MR. BOUCHER: Yeah. Where does that stand? There is a Security Council meeting this -- Security Council experts meeting this afternoon to talk about the French draft resolution that calls for an international investigation into former Prime Minister Hariri's death. As we've said before, we commend Mr. Fitzgerald for the report that he did on the situation there and we fully endorse his call for an independent investigation -- an independent international investigation. The Lebanese people want and deserve to know what happened in this assassination. We also believe the Government of Lebanon needs to be committed to a transparent, credible, international inquiry into the facts and needs to provide all cooperation and assistance to an international inquiry. So that's what we're looking for in a resolution. We'll be working with the French and other members of the Council to try to achieve that.

QUESTION: A follow-up on Lebanon, too. The Lebanese opposition accused the outgoing pro-Syrian government of working to sabotage the holding of elections due by the end of May to retain control on parliament. What's your reaction on that and how the U.S. can help the Lebanese people to have the elections in time?

MR. BOUCHER: Well, I think the whole international community, including the UN envoy Mr. Larsen, has been very supportive of Resolution 1559 that seeks the full and immediate withdrawal from Lebanon of all foreign forces. That's a very important step towards having the elections on time. Second of all, the whole international community has been very supportive in moving forward to full, fair and free elections as soon as possible. We'll continue to do that.

David.

QUESTION: Richard, do you have any reflection on how election day went in Zimbabwe?

MR. BOUCHER: Preliminary reflections, I think, both to describe how they went but also to remind people that this has been a playing field that was heavily tilted to begin with. We did have, apparently, a very calm and orderly process in today's parliamentary elections in Zimbabwe. Turnout appeared to be high, especially in urban areas. There were a few reports of ruling party harassment of voters, but so far those appear to be fairly isolated incidents.

The main opposition party, the Movement for Democratic Change, had observers in virtually all polling stations, observers from the Independent Zimbabwe Election Support Network were also present in many polling stations. We have diplomatic observer teams throughout the country that are -- who are reporting back to the U.S. Embassy in Harare. We sent out -- along with the Europeans, we jointly manned 25 different teams of two people each who went out to polling places throughout the country. So that's what we're hearing back.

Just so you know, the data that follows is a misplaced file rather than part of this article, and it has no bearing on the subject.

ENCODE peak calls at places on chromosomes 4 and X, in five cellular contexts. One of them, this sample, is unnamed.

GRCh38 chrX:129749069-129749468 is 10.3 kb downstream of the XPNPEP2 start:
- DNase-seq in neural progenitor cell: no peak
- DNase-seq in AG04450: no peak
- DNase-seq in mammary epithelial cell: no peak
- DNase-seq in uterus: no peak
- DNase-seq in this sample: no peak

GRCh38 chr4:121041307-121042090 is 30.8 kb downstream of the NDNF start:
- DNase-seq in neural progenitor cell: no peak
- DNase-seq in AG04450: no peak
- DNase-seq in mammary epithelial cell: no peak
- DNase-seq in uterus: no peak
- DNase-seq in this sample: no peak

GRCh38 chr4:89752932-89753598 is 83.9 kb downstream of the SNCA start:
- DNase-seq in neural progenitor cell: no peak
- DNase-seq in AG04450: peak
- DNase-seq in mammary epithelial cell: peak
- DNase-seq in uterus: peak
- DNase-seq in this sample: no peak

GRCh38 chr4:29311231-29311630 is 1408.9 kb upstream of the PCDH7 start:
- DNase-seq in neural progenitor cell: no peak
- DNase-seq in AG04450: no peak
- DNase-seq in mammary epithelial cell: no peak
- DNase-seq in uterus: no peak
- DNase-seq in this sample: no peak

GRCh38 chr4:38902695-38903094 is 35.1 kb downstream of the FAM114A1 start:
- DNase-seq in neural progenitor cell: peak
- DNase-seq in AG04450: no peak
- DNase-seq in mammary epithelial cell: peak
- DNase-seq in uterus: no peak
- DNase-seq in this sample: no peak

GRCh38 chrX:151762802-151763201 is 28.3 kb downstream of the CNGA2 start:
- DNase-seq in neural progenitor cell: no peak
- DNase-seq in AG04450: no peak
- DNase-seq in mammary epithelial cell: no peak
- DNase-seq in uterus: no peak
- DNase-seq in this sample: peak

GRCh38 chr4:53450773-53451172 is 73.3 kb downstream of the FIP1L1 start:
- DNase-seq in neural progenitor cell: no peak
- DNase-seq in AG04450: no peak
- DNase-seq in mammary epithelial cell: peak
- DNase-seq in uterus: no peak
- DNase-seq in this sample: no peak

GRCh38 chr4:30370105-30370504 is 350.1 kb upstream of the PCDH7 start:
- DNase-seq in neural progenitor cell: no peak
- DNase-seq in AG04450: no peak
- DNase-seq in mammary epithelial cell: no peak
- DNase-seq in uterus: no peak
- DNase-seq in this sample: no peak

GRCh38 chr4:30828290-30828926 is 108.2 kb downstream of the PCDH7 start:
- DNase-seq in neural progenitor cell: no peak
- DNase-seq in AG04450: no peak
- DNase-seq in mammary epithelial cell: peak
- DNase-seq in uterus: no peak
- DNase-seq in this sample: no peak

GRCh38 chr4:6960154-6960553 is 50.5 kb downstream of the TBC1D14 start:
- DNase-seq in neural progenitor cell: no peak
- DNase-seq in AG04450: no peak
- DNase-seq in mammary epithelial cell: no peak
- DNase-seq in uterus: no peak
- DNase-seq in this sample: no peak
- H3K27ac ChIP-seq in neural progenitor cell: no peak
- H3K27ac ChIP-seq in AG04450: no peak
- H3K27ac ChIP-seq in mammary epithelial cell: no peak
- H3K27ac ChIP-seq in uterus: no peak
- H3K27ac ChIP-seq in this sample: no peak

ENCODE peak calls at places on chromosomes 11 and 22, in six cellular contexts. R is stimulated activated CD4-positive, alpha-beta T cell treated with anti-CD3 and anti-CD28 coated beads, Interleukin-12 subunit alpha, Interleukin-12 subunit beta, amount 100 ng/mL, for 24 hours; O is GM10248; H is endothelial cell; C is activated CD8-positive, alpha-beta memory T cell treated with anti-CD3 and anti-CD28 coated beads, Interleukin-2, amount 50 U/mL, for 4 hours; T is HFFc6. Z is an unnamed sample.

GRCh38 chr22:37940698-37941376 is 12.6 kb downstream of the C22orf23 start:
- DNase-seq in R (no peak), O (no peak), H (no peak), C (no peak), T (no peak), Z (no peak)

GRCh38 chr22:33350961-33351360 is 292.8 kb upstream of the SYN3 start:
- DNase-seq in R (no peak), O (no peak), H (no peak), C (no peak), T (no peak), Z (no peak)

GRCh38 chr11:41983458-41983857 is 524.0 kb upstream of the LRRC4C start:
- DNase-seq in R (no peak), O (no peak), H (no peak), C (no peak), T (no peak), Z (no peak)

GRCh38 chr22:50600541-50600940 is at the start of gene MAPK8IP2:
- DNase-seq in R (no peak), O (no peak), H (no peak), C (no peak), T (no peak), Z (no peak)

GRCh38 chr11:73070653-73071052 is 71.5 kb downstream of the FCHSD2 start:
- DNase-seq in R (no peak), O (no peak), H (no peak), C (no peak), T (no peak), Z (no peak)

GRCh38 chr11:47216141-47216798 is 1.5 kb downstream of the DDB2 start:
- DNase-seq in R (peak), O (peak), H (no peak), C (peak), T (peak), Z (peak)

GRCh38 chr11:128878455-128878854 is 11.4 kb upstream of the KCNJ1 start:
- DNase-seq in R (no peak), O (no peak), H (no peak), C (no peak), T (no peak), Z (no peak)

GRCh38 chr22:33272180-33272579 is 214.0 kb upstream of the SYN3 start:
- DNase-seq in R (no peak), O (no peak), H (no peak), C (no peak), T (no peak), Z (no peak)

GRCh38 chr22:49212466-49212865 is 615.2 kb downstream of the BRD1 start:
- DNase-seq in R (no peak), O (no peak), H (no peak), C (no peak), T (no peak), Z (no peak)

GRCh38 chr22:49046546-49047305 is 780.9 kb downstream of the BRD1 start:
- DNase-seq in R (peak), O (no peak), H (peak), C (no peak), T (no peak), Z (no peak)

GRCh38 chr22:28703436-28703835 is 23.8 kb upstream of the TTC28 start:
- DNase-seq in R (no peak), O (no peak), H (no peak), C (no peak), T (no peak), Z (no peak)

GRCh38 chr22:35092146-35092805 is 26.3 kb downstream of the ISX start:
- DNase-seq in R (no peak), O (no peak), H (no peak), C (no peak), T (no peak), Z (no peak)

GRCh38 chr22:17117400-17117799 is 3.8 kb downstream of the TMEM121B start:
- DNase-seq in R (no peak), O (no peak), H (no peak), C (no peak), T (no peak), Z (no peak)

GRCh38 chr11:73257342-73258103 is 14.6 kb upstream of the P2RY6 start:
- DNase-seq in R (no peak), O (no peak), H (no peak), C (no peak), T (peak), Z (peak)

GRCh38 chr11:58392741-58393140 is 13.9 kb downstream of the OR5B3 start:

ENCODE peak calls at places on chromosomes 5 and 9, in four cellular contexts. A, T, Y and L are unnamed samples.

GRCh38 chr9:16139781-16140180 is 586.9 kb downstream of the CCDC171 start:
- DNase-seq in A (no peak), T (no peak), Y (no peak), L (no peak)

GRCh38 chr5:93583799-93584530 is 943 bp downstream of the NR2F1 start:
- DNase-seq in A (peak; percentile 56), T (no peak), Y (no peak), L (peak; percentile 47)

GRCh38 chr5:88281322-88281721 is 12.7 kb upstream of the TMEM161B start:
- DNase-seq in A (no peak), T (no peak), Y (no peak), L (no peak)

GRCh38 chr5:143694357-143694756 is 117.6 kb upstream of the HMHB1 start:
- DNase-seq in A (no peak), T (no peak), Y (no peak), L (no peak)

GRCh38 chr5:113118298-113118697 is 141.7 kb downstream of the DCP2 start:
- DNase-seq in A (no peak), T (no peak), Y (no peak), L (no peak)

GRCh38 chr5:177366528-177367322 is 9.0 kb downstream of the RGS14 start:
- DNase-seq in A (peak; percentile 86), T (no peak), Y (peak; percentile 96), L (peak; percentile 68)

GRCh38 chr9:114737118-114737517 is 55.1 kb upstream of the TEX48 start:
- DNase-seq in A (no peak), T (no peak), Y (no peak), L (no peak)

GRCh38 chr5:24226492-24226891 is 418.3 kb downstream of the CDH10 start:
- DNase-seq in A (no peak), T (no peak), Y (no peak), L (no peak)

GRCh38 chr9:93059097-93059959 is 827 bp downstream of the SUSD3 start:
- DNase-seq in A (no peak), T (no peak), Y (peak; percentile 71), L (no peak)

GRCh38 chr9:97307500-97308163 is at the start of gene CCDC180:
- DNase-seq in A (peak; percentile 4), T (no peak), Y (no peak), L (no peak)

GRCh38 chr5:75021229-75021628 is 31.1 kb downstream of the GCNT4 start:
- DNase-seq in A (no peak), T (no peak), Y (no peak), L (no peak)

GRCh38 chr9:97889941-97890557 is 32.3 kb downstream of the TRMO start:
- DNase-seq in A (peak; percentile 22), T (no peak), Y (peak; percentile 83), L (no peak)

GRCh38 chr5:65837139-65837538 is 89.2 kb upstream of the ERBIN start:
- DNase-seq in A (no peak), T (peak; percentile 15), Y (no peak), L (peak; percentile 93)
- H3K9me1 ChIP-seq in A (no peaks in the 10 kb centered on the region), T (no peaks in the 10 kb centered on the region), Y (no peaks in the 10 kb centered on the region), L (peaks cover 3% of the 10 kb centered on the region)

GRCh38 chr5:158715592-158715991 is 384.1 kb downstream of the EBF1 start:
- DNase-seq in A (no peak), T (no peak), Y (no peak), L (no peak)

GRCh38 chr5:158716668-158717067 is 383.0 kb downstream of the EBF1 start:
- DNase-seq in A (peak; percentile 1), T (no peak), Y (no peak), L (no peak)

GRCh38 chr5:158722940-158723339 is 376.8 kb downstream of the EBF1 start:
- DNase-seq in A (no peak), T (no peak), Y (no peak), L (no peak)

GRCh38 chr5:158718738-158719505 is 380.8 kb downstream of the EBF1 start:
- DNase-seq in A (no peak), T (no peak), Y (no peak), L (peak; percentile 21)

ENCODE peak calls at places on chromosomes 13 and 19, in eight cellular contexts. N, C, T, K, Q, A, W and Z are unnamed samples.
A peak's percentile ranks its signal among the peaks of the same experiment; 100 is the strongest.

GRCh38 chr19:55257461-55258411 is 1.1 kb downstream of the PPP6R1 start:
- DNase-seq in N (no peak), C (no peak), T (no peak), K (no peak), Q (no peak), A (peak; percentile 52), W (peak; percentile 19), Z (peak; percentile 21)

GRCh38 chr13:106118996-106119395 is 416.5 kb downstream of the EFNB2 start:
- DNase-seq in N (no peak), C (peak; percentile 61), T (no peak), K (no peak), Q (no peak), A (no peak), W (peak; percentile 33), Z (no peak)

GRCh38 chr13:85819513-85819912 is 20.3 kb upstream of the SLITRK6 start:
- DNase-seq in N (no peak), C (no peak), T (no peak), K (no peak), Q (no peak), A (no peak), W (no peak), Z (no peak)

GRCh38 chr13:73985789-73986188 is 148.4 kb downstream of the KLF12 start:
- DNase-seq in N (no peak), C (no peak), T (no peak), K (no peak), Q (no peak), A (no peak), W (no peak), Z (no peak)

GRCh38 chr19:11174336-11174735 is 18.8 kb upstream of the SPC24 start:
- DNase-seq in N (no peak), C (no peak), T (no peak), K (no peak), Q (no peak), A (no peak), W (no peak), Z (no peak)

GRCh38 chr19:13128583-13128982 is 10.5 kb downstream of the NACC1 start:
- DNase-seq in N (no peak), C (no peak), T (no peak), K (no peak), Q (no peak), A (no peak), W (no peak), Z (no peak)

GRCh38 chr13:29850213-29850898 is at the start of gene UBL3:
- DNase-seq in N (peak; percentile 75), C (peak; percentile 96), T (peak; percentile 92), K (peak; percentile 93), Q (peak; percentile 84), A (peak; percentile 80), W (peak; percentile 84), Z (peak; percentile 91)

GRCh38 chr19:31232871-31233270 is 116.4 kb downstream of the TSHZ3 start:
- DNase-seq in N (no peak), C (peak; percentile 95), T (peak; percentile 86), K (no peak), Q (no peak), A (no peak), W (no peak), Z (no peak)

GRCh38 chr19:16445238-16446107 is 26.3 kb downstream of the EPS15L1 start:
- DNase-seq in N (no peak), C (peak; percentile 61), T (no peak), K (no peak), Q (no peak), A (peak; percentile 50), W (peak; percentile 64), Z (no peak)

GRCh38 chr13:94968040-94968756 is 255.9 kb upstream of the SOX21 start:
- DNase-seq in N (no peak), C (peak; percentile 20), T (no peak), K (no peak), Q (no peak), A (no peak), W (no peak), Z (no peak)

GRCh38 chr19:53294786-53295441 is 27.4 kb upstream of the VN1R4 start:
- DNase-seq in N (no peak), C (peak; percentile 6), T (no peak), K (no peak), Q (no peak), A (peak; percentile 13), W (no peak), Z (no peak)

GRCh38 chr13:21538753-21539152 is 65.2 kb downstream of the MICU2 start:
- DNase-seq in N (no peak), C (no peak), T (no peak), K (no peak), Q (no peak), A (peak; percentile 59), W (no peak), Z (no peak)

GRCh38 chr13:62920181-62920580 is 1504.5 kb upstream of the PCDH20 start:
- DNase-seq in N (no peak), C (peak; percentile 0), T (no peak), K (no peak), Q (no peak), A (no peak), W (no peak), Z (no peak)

There are early signs that indicated that few would-be voters could not vote because of harassment, long lines or bureaucratic obstacles, and obviously, those are things that need to be looked into.

This is preliminary information on the conduct of the voting itself. I'd stress that election results are not expected until tomorrow evening, Zimbabwe time. And I'd also stress that today's balloting took place on a playing field that was heavily tilted in favor of the government. They had a near monopoly of electronic media and they closed down the independent newspaper throughout the whole campaign. Millions of Zimbabweans who have been forced into exile were not permitted to vote from outside the country. Many of the ruling party candidates distributed government-owned food to draw voters to their rallies. And I think generally we'd say that the campaigning took place in an atmosphere of intimidation. So we've looked at all those factors. We'll continue to look at all those factors as we try to analyze the conduct and then the outcome of the election.

QUESTION: Can I follow up on that?

MR. BOUCHER: Sure.

QUESTION: There was a report that journalists from a British newspaper were arrested on charges of covering the election without being accredited to do so. Do you have any comment on their case?

MR. BOUCHER: I don't know about that particular case. I'd have to look into that.

Let's continue in the back. Sir.

QUESTION: Venezuela, or do you want --

MR. BOUCHER: Venezuela.

QUESTION: There's been -- the United States has registered its dismay that Venezuela has bought 100,000 rifles for an army that has 32,000 people. The President has spoken with Kirchner regarding what he can do on Chavez's unwillingness to be a part of -- on Chavez's actions, undemocratic actions, and so forth. What exactly would the United States like Argentina to do with regard -- with this situation?

MR. BOUCHER: I would, I think, just say generally that the United States has been concerned about the developments in Venezuela and of Venezuela in terms of its neighbors. We have looked carefully at developments inside Venezuela in terms of the difficulties created for the opposition, difficulties created for independent media, and therefore difficulties created for democracy in Venezuela. And we think all countries in the region need to be supportive of democracy and need to call to attention to these problems with democracy there.

Second of all, we've also called attention to Venezuela's destabilizing role in the region. In the various reports and events that we've seen were, whether it's buying arms in this fashion or some of the people who have been taking refugee in Venezuela, where we've seen that Venezuela is not playing -- is playing a destabilizing role in the region.